Podcast: Play in new window
Show: Reality Exploit Roundtable
Date: Nov 20, 2012
Topics: Desert Farming, Gold Smuggling, Bitcoin sleeping with the State, Drone Economics,
Panelists: Voodoo, Wise-Guy, Hiro, Smuggler, Plato
Tags: aquaponics, hydroponics, gold, smuggling, bitcoin, banking, drones
Reality Exploit Roundtable
Episode 015 Show Notes
Intro music by Sun Araw – “Deep Cover”
TOPIC 1 – Plato
In a dry, dusty part of the Australian Outback, an Ontario, Canada banker has created a hydroponic greenhouse that uses no fresh water and almost zero carbon-based fuels.
The Guardian reports:
A 75m line of motorised parabolic mirrors that follow the sun all day focuses its
heat on a pipe containing a sealed-in supply of oil. The hot oil in turn heats
nearby tanks of seawater pumped up from a few metres below ground – the shore is
only 100m away. The oil brings the seawater up to 160C and steam from this drives
turbines providing electricity. Some of the hot water from the process heats the
greenhouse through the cold desert nights, while the rest is fed into a desalination
plant that produces the 10,000 litres of fresh water a day needed to keep the
Plato, the cost of land is what seems to have driven the location of this experiment, but if it’s really as successful as they claim, why isn’t this being done on rooftops in New York City, LA, and London?
Weather Underground solar calculator
TOPIC 2 – Wise-Guy
Bangko Sentral ng Pilipinas assistant governer, Manuel Torres told reporters that smugglers not control 95% of the Philippine gold trade and there’s nothing the central bank can do about it. “The BSP has no police powers to stop such illegal activities.”
Under the law, the BSP is required to buy all the gold from local producers. Since the Philippines imposed a 7% tax at the point of sale, however, gold traders have shied away from the BSP, with most choosing to sell their precious metals to smugglers who do not impose excise taxes.
Wise-guy, in this story and a related story about Italian government actors using violence against gold traders in Europe, it seems to be a game of semantics. That is, smuggling is defined as anybody who doesn’t specifically include the government in their contracts. Isn’t that about right?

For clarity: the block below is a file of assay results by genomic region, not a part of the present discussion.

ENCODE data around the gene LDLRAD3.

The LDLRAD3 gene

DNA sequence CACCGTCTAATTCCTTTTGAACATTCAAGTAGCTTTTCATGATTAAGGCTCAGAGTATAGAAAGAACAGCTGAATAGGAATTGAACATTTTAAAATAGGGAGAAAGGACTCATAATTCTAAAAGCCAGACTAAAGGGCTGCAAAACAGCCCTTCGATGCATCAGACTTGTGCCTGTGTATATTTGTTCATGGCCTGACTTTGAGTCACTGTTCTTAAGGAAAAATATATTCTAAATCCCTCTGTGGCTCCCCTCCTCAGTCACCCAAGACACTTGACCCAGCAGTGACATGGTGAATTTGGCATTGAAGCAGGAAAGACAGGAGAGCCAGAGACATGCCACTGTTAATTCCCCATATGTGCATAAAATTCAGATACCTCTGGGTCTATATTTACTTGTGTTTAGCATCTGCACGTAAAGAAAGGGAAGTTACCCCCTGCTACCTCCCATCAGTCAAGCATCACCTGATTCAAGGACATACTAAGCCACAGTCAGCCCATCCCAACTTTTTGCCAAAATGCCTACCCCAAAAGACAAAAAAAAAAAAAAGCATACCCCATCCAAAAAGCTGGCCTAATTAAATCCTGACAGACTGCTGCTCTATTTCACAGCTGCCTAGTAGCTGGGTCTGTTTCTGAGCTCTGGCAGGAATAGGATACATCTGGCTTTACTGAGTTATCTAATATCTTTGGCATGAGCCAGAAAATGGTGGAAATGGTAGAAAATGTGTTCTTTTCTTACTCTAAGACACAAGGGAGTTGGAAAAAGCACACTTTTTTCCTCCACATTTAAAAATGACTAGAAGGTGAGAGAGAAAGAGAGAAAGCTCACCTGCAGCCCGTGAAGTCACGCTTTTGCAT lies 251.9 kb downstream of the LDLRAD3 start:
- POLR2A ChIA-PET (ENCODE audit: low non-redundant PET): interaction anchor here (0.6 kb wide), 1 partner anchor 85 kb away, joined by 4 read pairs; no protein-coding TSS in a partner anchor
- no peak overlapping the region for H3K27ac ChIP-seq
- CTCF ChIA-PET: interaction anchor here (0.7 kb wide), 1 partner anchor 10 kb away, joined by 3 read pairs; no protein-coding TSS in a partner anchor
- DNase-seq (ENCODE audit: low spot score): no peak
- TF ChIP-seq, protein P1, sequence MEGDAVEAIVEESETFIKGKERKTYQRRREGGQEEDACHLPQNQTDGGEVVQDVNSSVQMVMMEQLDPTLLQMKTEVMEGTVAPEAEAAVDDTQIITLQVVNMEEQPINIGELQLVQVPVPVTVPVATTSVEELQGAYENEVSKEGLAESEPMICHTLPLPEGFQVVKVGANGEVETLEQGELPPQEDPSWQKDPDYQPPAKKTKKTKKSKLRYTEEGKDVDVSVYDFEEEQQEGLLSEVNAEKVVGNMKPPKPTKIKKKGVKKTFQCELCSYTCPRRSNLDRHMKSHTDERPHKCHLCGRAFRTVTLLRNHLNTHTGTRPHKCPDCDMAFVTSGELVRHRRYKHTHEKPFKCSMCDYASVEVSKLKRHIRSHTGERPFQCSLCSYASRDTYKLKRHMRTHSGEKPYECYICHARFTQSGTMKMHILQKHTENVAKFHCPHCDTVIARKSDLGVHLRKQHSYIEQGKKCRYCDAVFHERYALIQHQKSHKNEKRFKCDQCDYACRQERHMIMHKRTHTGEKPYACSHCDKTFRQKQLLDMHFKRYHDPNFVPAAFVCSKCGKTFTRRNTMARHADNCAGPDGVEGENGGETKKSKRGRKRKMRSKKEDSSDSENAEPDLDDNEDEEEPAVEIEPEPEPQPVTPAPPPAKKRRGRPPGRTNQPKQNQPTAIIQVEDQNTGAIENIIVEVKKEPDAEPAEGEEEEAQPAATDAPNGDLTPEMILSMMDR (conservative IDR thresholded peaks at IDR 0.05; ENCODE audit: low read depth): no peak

TOPIC 3 – Smuggler
Although unmanned aerial vehicles are great for bombing weddings and double-tapping the first responders, government actors and the contractors pulling their strings are concerned that they’re just too darn expensive. According to ARS Technica, General Dynamics has adapted an 81mm, gps-guided mortar to be used on smaller UAVs than the Predator, Reaper, or Global Hawk.
In a series of three tests using a TigerShark drone—a 200-pound drone with a
17-foot wingspan capable of taking off and landing on its own—the Air Drop Mortar
(ADM) dropped the 10-pound test shells from about 7,000 feet. They fell within
seven meters of the designated target in every test. The blast radius of a
high-explosive 81-millimeter mortar shell is about 35 meters.
Meanwhile, in the United States, local warlords (or sheriffs as they are called) are purchasing UAVs as part of a general militarization against people who oppose their re-election campaigns. One warlord in Montgomery County, Texas has indicated interest in arming his UAVs.
Smuggler, in North America and Europe we’re not yet to the point where government actors feel comfortable bombing unapproved bat mitzvehs and I think you have to go back to April 1992 to find an instance of a standoff in an open area of Texas. So, really, the only viable targets for armed UAVs would be individuals assembling at a time, place or manner of which the warlord does not approve. My questions to you are, who supports this kind of thing and do they really think this technology will not be turned against them at some point in the near future?
Milo Danger has built a six-rotor UAV and armed it with a paintball marker. In a YouTube video Danger demonstrates the effectiveness of this weapon system against human-shaped plywood cutouts.
Wise-Guy has nothing to plug, but we did not forget him.
Hiro: AgoristRadio.com, orlingrabbe.com
Plato: Fun strategic card game http://dominion.isotropic.org/
TOPIC 4 – Hiro
Bitcoin-Central, owned by Paymium, has partnered with a French payments processor to offer state-regulated services through a limited-service bank. Not surprisingly, some people have a problem with this.
Jon Matonis said in Forbes:
Those who support the antithetical overlay of bitcoin on the current
financial system ensure us that it will only be temporary and that we must
build bridges. That would be nice but it’s a fairy tale. It reminds me of
the Marxist theory of historical materialism and the Marx-Engels ideology
that if we only tolerate the bourgeois state during the transitional
advancement to a higher phase, we will see the complete “withering away of
But supporters of the move have a different take.
Eric Vorhees wrote in genesisblock:
As this gets easier and easier, and people (of all kinds, not just those
ideologically motivated) grow comfortable with Bitcoin, it will gradually
replace those legacy systems, and perhaps, if this experiment succeeds,
those old systems will start crumbling and falling apart, as individuals
gradually chose the superior Bitcoin system instead of them. But this is
a process, and can never happen if Bitcoin remains isolated from the normal
financial world. A life boat can never save anyone if it does not first go
pick up the survivors.
Hiro, blah, blah, blah what’s the impact of this beyond a new service available if someone chooses to use it?
shadowlife.cc: Necessary conditions for the long-term success of Bitcoin